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View Full Version : Who determined the terms of Japanese surrender / occupation?



Rising Sun*
11-24-2014, 07:22 AM
Due to my pre-internet (actually pre-televison) habit of reading a book now and again and contrary to the overriding influence I, and MacArthur, thought MacArthur had on the terms of the Japanese surrender and especially preservation of the Emperor, it appears that MacArthur didn't pay much attention to the occupation of Japan until about August 1944 as he was still focused on the Philippines as the centre of his, and therefore the, universe, control of which, as the grand strategist and old Asia hand he asserted he was, would force Japan to surrender.

Retaining the Emperor was considered at various levels in Washington, independently of MacArthur, and notably in some papers by the State - War - Navy Coordinating Committee (SWNCC) http://www.crl.edu/node/4013 which appear, contrary to my previous understanding that it was MacArthur who championed preservation of the Emperor, to argue for preservation of the Emperor to assist governing occupied Japan. Alas, I can't find any internet sources for relevant original SWNCC documents.

I did, however, find this interesting Japanese source which includes some Allied papers of interest. http://www.ndl.go.jp/constitution/e/shiryo/01shiryo.html

garm1and
11-24-2014, 07:42 PM
@Rising Sun, Some very interesting objectives, but IMHO very logical. That's a good find. Thanks for posting it. :)

Frankly Dude Really
02-13-2015, 09:03 AM
...Retaining the Emperor was considered ....

The link is linking to a library of documents...
Can you not highlight the lines that explicitly tell of this decision, and hopefully too, who and why were for or against retaining Hirohito (as opposed to his first born child ?) as emperor, instead of putting him on trials.

I never heard of the british or greek victims in the Mediterranean cursing the King of Italy, or of Mussolini idolising his King...yet wrt Japan in ww2 , on the battle fields and in the pow camps..it was a lot different..

So how come this incredible difference between what the US footsoldier felt and these US policy makers ??

(uh oh conspiracy, business makers...)

PS note worthy: it was with disbelief that I learned about, but was confirmed that the CEO of PHILIPS electronics in Eindhoven (being just liberated by the americans / Market Garden sept 1944) clamped one of the US officers and told him "why do you hit the japanese so hard ? they are really fine businessmen/people".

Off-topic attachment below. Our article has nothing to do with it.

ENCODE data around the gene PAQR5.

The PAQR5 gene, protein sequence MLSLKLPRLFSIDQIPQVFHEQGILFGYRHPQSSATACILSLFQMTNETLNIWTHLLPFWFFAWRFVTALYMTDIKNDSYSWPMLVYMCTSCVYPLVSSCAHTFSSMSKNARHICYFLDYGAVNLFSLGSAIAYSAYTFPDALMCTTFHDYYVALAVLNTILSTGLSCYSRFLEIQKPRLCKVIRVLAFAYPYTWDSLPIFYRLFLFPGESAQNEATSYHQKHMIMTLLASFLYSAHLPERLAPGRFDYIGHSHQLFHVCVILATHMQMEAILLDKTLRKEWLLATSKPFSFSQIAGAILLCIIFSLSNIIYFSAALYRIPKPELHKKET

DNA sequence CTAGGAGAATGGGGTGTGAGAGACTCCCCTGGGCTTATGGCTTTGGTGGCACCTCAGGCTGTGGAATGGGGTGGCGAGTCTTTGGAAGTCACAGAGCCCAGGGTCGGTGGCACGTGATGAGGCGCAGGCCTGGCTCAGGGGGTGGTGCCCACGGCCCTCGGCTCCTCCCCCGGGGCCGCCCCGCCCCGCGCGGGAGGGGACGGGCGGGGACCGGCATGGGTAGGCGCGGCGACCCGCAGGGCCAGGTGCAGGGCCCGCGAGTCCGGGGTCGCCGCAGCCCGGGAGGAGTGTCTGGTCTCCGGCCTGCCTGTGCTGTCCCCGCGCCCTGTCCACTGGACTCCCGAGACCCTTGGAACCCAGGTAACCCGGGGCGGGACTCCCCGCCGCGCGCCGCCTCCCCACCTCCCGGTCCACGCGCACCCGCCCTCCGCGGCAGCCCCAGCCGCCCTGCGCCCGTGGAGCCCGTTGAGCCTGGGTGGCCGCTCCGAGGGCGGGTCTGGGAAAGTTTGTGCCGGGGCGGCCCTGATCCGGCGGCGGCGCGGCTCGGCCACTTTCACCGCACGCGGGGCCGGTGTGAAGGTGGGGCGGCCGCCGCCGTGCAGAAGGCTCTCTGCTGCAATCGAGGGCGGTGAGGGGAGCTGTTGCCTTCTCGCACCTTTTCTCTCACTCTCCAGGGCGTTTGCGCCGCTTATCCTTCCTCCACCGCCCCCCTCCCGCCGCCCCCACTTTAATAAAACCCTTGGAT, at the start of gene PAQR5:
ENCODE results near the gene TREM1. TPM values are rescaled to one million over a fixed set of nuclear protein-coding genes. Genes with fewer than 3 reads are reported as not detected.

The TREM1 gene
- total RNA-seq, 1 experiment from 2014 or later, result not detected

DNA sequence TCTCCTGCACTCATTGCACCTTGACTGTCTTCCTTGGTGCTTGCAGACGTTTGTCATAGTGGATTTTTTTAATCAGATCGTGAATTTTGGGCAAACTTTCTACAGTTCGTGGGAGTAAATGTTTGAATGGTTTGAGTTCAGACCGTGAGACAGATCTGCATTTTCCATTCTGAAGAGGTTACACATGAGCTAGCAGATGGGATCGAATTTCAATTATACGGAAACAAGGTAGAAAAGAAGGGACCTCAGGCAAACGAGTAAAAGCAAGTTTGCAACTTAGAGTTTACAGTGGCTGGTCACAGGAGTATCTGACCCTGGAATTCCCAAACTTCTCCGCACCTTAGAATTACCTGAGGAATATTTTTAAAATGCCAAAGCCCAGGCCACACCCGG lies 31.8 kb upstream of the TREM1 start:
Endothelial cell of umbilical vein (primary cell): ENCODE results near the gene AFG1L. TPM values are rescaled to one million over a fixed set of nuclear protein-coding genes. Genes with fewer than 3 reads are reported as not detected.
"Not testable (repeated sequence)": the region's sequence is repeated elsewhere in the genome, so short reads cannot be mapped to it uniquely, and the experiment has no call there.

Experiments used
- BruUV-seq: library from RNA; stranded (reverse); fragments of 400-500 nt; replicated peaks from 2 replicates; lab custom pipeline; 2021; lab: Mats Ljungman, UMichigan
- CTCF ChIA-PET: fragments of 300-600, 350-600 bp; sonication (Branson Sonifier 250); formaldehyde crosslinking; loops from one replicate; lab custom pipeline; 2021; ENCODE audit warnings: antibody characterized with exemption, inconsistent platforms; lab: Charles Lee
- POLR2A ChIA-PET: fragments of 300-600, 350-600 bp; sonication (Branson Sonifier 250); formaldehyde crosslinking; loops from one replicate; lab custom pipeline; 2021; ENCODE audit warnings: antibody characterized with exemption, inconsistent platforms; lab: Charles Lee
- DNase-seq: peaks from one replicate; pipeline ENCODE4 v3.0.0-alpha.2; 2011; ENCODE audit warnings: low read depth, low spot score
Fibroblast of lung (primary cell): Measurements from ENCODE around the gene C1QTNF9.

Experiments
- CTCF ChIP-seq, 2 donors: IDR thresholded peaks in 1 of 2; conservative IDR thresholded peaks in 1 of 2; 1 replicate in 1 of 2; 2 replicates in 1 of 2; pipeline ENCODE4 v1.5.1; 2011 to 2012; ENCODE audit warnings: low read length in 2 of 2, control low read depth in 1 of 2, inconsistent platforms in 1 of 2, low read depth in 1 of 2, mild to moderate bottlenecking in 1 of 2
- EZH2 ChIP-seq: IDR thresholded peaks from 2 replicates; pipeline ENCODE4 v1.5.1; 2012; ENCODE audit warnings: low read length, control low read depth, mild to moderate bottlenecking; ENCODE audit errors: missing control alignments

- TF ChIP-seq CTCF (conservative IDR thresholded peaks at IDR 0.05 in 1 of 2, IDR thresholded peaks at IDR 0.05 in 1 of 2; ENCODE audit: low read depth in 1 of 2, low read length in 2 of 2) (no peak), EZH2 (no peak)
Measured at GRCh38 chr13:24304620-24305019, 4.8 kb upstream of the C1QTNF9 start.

tankgeezer
02-13-2015, 03:35 PM
And where is it that you found this confirmation concerning the CEO of Philips Electronics. C'mon now, share the wealth.

Rising Sun*
02-14-2015, 06:42 AM
I never heard of the british or greek victims in the Mediterranean cursing the King of Italy, or of Mussolini idolising his King...yet wrt Japan in ww2 , on the battle fields and in the pow camps..it was a lot different..

The essential differences are that the Emperor in Japan was a god descended from a long line of god emperors and re-created in greater force by the militarist / zaibatsu / imperialists from the 1920s onwards, and that Japan's conduct was all in the service and name of the Emperor, while the Italian king was a figurehead sidelined by the Fascists who, unlike the Japanese Emperor, had the good sense to come to terms with the Allies before his nation was destroyed.

A further, and critical, difference is that the Italians never engaged in the consistently barbarous and pointlessly murderous conduct which typified the Japanese in their service of their Emperor everywhere they went, so the Italians never engendered in the Allies the well-founded contempt, disgust and hatred for the primitive and sadistic viciousness typical of the Japanese.

Rising Sun*
02-14-2015, 06:45 AM
The link is linking to a library of documents...